If it is determined that an optimal approach to regulation-making is not possible, that is, if the policy maker concludes that she lacks sufficient resources to adopt regulations whose effects can be known before they are put into practice, then the experimental approach should be considered. But the experimental approach would not be appropriate for all cases. It may be, for example, that the regulation is determined to be 'urgent'. In those cases, time restraints would rule out experimentation as the main regulatory approach, since by its very nature, experimentation would involve the implantation of the proposed regulatory regime in a particular region or locality (or the implantation of a number of alternative regulatory regimes in different regions or localities), the passing of a period of time that would allow one to properly assess the benefits of the relevant regulation (or to allow one to compare the different regulatory alternatives), and a time for evaluation and for the dissemination of results among the relevant actors. It might also be that the small scale political structures (e.g. local or regional governments or other types of non-national institutions) necessary to put into place an experimental policy are not present. In this case, experimentation may be too costly, as it would involve the creation of structures that do not exist (and that might cease to exist after the experiment in question takes place).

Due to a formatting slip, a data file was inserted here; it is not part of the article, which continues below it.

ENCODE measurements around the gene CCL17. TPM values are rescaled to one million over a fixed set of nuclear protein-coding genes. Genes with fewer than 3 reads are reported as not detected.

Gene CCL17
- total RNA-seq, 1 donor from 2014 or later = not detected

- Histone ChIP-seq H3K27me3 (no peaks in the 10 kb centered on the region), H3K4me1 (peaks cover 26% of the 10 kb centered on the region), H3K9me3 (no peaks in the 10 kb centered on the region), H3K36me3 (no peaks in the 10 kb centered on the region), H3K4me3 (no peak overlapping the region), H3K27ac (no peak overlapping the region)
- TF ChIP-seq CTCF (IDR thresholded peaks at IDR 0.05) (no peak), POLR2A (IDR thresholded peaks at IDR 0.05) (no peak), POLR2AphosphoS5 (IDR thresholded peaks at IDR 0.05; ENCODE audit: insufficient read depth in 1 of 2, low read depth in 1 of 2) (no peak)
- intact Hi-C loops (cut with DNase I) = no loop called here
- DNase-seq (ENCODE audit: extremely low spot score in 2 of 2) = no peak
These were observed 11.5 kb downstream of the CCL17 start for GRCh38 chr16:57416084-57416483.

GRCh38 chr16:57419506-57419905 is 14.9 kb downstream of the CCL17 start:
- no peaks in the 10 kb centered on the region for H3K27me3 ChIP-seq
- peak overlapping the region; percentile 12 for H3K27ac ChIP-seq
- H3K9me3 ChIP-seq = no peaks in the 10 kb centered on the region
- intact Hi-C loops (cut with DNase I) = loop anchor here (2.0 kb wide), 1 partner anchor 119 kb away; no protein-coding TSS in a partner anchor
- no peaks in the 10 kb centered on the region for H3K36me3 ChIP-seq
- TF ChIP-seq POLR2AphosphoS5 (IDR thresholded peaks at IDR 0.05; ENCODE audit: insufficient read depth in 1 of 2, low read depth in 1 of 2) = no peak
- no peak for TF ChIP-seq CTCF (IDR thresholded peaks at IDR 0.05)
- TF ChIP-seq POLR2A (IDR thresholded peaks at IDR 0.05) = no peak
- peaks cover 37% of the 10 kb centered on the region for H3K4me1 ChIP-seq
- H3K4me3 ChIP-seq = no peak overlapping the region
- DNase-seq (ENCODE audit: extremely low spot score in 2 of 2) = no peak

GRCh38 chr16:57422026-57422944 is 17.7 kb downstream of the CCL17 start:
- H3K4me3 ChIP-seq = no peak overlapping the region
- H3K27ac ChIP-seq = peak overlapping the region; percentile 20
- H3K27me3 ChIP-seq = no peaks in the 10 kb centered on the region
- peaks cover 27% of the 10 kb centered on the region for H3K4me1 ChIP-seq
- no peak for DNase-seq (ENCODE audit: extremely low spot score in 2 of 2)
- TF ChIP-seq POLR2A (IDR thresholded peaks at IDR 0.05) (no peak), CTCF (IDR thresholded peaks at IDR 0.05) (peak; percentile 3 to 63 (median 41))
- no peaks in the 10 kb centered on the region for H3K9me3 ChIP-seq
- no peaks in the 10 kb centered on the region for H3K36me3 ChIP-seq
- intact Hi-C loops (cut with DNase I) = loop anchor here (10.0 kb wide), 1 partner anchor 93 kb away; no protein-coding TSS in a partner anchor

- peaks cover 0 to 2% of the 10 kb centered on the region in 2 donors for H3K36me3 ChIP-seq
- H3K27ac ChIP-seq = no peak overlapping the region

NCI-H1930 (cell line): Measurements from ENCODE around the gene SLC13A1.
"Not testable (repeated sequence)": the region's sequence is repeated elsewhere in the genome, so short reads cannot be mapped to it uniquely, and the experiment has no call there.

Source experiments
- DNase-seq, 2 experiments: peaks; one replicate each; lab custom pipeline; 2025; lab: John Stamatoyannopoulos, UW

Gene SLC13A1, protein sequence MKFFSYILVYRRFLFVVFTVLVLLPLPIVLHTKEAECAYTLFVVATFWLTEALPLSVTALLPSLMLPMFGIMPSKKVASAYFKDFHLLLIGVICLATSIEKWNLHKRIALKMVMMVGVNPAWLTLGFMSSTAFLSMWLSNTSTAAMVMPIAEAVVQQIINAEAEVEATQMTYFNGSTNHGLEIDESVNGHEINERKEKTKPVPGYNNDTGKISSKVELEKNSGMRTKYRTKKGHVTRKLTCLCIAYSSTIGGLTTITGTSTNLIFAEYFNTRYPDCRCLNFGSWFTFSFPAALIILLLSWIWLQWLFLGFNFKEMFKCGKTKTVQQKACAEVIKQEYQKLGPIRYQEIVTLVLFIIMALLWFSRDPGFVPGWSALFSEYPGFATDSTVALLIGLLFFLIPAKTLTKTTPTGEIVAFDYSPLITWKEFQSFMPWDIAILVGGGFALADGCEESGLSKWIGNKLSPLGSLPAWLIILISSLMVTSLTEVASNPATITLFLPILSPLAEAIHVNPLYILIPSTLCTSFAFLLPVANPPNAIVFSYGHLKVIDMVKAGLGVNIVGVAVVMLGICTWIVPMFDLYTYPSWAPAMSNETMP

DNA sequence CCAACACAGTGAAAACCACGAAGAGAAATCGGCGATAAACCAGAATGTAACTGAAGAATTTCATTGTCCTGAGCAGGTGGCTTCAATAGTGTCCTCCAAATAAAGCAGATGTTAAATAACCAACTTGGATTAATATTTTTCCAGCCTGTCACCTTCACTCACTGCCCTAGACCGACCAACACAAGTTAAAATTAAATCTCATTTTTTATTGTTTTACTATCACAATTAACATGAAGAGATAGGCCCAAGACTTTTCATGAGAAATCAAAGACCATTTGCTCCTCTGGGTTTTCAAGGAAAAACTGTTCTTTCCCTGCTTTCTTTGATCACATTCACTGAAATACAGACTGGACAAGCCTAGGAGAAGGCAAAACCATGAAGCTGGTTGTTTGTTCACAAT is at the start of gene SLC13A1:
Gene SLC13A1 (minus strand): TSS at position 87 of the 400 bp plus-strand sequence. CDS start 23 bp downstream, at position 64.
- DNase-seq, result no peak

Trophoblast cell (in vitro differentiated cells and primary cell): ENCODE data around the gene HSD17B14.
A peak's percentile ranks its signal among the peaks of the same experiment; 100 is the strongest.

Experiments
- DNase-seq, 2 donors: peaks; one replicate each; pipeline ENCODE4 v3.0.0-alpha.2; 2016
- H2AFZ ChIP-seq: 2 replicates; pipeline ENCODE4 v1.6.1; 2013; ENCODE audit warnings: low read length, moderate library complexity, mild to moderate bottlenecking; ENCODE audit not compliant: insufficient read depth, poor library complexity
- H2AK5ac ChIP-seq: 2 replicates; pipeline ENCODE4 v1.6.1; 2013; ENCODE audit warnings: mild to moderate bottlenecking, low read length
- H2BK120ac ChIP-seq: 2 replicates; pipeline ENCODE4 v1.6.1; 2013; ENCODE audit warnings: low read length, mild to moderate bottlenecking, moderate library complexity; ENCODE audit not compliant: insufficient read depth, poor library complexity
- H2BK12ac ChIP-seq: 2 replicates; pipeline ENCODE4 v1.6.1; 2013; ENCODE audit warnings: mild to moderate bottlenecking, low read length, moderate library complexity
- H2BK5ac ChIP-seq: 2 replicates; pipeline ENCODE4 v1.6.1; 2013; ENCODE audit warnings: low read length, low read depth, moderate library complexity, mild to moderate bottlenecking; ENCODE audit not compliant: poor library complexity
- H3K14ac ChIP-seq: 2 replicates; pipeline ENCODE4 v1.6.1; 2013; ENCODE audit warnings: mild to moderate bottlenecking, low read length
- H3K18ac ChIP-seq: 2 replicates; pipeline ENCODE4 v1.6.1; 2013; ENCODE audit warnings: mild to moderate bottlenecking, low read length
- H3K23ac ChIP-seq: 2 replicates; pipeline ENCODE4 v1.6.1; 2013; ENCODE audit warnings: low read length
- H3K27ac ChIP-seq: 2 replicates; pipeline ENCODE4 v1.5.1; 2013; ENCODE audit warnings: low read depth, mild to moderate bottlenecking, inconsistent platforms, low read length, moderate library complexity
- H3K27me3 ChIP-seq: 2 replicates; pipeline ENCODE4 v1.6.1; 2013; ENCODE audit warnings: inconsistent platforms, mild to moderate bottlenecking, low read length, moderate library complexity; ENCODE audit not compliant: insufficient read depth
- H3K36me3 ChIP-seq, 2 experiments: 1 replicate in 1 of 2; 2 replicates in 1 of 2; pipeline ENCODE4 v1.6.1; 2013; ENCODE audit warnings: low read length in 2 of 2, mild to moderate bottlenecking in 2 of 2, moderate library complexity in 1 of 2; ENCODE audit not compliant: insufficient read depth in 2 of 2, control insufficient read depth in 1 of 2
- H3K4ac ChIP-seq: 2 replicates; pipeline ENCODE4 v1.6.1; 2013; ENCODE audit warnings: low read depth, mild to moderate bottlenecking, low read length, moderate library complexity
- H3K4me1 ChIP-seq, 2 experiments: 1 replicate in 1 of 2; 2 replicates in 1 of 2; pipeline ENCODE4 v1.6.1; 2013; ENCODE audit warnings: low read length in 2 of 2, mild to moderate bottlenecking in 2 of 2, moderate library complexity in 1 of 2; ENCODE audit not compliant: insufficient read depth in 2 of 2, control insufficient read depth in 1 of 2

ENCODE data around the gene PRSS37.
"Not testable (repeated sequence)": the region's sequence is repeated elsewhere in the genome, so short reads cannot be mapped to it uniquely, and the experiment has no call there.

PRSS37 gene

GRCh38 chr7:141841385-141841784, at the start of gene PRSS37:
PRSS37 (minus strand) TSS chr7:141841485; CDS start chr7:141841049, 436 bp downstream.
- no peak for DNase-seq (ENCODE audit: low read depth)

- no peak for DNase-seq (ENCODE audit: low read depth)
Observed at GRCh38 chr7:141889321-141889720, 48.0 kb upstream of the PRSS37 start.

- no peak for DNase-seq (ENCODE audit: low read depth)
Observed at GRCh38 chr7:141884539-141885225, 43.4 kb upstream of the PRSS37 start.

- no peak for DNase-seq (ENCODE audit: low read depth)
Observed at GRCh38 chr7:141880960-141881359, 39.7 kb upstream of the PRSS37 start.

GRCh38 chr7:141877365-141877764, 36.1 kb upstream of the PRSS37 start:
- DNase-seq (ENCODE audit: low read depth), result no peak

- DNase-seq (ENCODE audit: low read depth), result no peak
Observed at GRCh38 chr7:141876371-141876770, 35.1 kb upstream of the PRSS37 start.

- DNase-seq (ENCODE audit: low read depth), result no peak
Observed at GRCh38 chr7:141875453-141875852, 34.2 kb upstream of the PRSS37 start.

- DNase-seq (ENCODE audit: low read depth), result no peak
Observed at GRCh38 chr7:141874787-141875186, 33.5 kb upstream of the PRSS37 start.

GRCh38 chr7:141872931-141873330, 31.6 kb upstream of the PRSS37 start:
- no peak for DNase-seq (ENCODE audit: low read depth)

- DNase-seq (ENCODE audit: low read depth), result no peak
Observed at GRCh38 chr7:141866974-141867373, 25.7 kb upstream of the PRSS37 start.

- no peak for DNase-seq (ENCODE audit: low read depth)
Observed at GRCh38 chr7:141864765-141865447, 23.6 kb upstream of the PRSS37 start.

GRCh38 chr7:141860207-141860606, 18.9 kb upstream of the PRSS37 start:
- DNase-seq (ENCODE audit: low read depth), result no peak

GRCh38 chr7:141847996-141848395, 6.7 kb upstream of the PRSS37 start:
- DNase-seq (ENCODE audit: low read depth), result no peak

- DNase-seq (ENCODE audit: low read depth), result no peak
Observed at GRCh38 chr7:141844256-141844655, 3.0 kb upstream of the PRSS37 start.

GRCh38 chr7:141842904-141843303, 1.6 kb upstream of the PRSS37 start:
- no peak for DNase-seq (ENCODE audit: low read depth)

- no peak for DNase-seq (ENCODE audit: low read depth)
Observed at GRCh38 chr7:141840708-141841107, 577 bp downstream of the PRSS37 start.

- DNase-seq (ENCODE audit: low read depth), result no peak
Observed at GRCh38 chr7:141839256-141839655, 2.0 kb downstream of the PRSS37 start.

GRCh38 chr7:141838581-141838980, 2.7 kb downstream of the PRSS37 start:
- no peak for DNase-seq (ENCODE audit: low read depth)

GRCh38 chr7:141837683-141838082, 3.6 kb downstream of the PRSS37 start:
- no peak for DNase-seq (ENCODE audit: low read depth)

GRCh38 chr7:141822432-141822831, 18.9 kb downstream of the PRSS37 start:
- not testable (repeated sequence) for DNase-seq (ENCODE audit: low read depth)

A third consideration that might lead one to conclude that experimentation is not an option is the absence of proper evaluation mechanisms that would effectively communicate the benefits of the relevant regulations. These mechanisms, however, might be put into place as part of the particular experimental regulatory regime. Finally, the particular area at issue might be one in which experimentation would not be appropriate. As noted earlier, in areas involving vulnerable populations, food safety, or hazardous substances, the risk of subjecting people to policies that are openly accepted to be provisional and experimental would likely be politically, or possibly morally, unacceptable. If, in light of any of these considerations it is concluded that experimentation is not a viable option, then there are two alternatives. The first one would be to maintain the status quo (which might mean to leave a particular area of social life unregulated or to maintain the way in which it is currently regulated). However, in cases in which it is determined that a regulatory change is necessary, then the only option would be to proceed with the information available, as if the optimal approach was possible.
Even in these cases, an effort should be made to maximise the learning opportunities of implementing a regulation without being fully aware of its potential effects. In addition to putting into practice formal evaluation mechanisms, this should also be achieved through increased attention to the organic feedback that can be obtained from those in charge of applying the regulation. In a certain way, what one would be doing here would be a sort of large scale experiment: consciously adopting a provisional regulatory framework with the purpose of being able to improve it in the future, once the necessary evidence becomes available. In cases like these, where experimentation is not considered appropriate (for example, due to time restraints) and a regulation needs to be adopted, one might nevertheless concurrently engage in small scale experimentation (provided there was not a moral or political objection to experimentation in the area at issue). The information obtained from the evaluation of those small scale experiments could then be used to improve the new regulation.